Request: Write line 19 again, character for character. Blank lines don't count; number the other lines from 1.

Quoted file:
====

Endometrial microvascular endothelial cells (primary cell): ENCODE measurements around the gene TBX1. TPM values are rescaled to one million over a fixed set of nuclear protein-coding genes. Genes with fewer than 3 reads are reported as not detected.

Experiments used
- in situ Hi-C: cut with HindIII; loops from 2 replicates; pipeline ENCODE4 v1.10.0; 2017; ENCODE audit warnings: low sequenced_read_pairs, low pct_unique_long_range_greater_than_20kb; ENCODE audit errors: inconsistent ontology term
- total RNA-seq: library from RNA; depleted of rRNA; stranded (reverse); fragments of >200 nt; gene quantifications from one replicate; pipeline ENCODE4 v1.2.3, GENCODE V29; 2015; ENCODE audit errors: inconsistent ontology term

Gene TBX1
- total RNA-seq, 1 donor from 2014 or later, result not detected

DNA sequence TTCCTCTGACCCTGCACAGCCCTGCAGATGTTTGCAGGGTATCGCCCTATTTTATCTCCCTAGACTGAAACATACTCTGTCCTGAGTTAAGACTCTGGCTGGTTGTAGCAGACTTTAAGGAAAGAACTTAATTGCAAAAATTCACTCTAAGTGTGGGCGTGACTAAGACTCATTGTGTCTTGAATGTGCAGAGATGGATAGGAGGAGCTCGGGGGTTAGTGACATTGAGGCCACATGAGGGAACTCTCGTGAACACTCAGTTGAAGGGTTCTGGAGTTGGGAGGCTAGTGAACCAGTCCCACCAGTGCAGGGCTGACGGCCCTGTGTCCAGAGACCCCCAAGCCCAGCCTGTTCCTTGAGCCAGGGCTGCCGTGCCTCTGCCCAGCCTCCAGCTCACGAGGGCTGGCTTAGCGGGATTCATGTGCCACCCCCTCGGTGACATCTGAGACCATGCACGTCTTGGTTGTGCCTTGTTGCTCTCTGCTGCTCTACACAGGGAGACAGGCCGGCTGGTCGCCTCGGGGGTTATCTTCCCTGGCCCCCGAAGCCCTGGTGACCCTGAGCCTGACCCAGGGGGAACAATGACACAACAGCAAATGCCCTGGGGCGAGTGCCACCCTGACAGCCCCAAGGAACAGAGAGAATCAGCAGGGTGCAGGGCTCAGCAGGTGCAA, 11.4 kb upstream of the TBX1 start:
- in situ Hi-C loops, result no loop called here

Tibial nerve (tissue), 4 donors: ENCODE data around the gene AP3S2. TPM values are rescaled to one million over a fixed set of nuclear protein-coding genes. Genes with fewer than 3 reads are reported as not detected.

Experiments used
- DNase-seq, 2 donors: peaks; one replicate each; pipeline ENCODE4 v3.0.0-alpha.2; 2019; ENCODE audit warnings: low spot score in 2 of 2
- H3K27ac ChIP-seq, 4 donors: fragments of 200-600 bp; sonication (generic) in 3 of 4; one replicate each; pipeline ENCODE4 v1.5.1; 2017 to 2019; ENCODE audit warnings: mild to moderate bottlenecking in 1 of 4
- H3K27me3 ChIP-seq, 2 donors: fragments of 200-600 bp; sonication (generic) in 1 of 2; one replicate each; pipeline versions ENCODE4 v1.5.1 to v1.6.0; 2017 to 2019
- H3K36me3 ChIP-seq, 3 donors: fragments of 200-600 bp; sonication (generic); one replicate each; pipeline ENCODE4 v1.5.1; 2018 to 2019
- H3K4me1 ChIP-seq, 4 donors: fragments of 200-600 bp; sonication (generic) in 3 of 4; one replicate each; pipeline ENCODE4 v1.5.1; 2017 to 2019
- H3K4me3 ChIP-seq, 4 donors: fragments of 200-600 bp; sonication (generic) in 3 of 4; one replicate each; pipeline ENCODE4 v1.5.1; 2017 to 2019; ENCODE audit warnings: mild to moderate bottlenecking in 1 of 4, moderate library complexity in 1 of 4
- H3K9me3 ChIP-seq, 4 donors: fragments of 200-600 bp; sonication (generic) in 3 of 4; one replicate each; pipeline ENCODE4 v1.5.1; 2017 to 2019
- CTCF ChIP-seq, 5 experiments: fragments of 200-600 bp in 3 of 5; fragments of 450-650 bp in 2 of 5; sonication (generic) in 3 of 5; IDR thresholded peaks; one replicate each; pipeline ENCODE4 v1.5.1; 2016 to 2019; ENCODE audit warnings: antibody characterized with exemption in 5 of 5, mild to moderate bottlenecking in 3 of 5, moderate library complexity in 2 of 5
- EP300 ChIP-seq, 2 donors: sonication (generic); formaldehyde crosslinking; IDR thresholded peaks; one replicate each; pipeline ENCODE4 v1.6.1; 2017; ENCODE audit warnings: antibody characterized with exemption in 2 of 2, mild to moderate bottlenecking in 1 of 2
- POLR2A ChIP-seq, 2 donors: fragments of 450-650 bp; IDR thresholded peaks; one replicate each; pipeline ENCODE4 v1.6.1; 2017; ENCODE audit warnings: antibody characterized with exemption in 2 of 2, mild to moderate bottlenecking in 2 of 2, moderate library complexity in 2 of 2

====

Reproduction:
- EP300 ChIP-seq, 2 donors: sonication (generic); formaldehyde crosslinking; IDR thresholded peaks; one replicate each; pipeline ENCODE4 v1.6.1; 2017; ENCODE audit warnings: antibody characterized with exemption in 2 of 2, mild to moderate bottlenecking in 1 of 2